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Extra-axial haemorrhages in young children with skull fractures: abuse or accident?
  1. Jordan Wallace1,
  2. James Benson Metz2,
  3. Jeffrey Otjen3,
  4. Francisco A Perez3,
  5. Stephen Done3,
  6. Emily C B Brown4,
  7. Rebecca T Wiester4,
  8. Stephen C Boos5,
  9. Sheila Ganti4,
  10. Kenneth W Feldman1
  1. 1 Pediatrics, Seattle Children's Hospital, Seattle, Washington, USA
  2. 2 Pediatrics, University of Vermont Children's Hospital, Burlington, Vermont, USA
  3. 3 Radiology, Seattle Children's Hospital, Seattle, Washington, USA
  4. 4 Research Clinical Core, Seattle Children's Hospital, Seattle, Washington, USA
  5. 5 Pediatrics, Baystate Medical Center, Springfield, Massachusetts, USA
  1. Correspondence to Dr James Benson Metz, Pediatrics, University of Vermont Children's Hospital, Burlington, Vermont, USA; James.Metz{at}uvmhealth.org

Abstract

Objective Infant and toddler subdural haemorrhages (SDH) are often considered indicative of abuse or major trauma. However, accidental impact events, such as falls, cause contact extra-axial haemorrhages (EAHs). The current study sought to determine frequency and clinical behaviour of EAHs with infant and toddler accidental and abusive skull fractures.

Patients and methods Children aged <4 years with accidental skull fractures and abusive fractures identified by CT at two paediatric tertiary care centres. Clinical data were abstracted by child abuse paediatricians and images were reviewed by paediatric radiologists. Data were analysed using univariate and multivariate logistic regression as well as descriptive statistics.

Results Among 227 subjects, 86 (37.9%) had EAHs. EAH was present in 73 (34.8%) accidental and 13 (76.5%) of the abusive injuries. Intracranial haemorrhage rates were not different for children with major or minor accidents but were fewer than abused. EAH was equally common with falls <4 and >4 ft. EAH depths did not differ by mechanism, but 69% of accidental EAHs were localised solely at fracture sites vs 38% abuse. Widespread and multifocal EAHs were more common with abuse. Children with abuse or major accidental injuries presented with lower initial Glasgow Coma Scales than those with minor accidents. Abused children had initial loss of consciousness more often than those with either minor or major accidents.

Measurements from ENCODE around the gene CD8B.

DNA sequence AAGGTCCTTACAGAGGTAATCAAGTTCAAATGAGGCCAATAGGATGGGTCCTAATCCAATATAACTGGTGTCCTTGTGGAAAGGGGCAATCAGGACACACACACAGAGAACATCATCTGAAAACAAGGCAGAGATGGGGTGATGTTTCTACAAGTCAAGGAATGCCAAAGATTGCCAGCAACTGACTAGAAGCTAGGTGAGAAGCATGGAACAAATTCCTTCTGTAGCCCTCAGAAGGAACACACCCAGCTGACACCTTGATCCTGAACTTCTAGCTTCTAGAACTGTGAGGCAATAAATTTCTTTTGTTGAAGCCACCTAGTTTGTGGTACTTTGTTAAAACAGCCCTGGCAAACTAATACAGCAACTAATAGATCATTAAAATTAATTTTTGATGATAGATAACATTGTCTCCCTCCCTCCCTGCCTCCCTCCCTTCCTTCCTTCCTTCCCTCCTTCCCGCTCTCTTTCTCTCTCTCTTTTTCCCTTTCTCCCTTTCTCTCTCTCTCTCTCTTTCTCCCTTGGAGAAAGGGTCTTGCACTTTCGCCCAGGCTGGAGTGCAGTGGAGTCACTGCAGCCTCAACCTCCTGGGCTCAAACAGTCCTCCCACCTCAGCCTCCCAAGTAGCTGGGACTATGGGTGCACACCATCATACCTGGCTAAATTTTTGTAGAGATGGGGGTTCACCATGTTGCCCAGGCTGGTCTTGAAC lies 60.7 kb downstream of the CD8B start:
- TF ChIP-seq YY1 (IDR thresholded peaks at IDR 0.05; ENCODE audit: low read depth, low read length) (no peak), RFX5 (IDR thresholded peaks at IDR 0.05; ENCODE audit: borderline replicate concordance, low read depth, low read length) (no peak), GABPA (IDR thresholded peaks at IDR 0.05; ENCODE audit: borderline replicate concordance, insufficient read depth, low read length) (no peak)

Conclusions Simple contact EAHs were common among children with minor and major accidental skull fractures. Accidental EAHs were more localised with less neurological dysfunction than abusive.

  • child abuse
  • neurosurgery

Data availability statement

Data are available upon request.

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Data availability statement

Data are available upon request.

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Footnotes

  • Contributors JW: abstracted and analysed data, composed the initial manuscript draft. JBM: developed the parent study and database, assisted with data analysis, edited the paper. JO: assisted with development of the database, conducted radiology review, edited the paper. FAP: conducted radiology review and edited the paper. SD: conducted radiology review. ECBB: conducted clinical review and data abstraction, edited the paper. RTW: conducted clinical review and data abstraction. SCB: conceived the study purpose and analysis. SG: provided data analysis and manuscript review. KWF: conceived of and assisted with development of the parent study and the current subanalysis, had access to the data, participated in data analysis and study editing and is the guarantor for the study and controlled the decision to publish this manuscript.

  • Funding The authors have not declared a specific grant for this research from any funding agency in the public, commercial or not-for-profit sectors.

  • Competing interests JBM, JO, SD, ECBB, RTW, SCB and KWF have provided medical legal consultation and testimony.

  • Provenance and peer review Not commissioned; externally peer reviewed.

  • Supplemental material This content has been supplied by the author(s). It has not been vetted by BMJ Publishing Group Limited (BMJ) and may not have been peer-reviewed. Any opinions or recommendations discussed are solely those of the author(s) and are not endorsed by BMJ. BMJ disclaims all liability and responsibility arising from any reliance placed on the content. Where the content includes any translated material, BMJ does not warrant the accuracy and reliability of the translations (including but not limited to local regulations, clinical guidelines, terminology, drug names and drug dosages), and is not responsible for any error and/or omissions arising from translation and adaptation or otherwise.

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